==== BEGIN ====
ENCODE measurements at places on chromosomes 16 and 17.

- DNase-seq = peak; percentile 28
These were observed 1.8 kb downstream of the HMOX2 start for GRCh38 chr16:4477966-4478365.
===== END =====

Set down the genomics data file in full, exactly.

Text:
ENCODE measurements at places on chromosomes 16 and 17.

- DNase-seq = peak; percentile 28
These were observed 1.8 kb downstream of the HMOX2 start for GRCh38 chr16:4477966-4478365.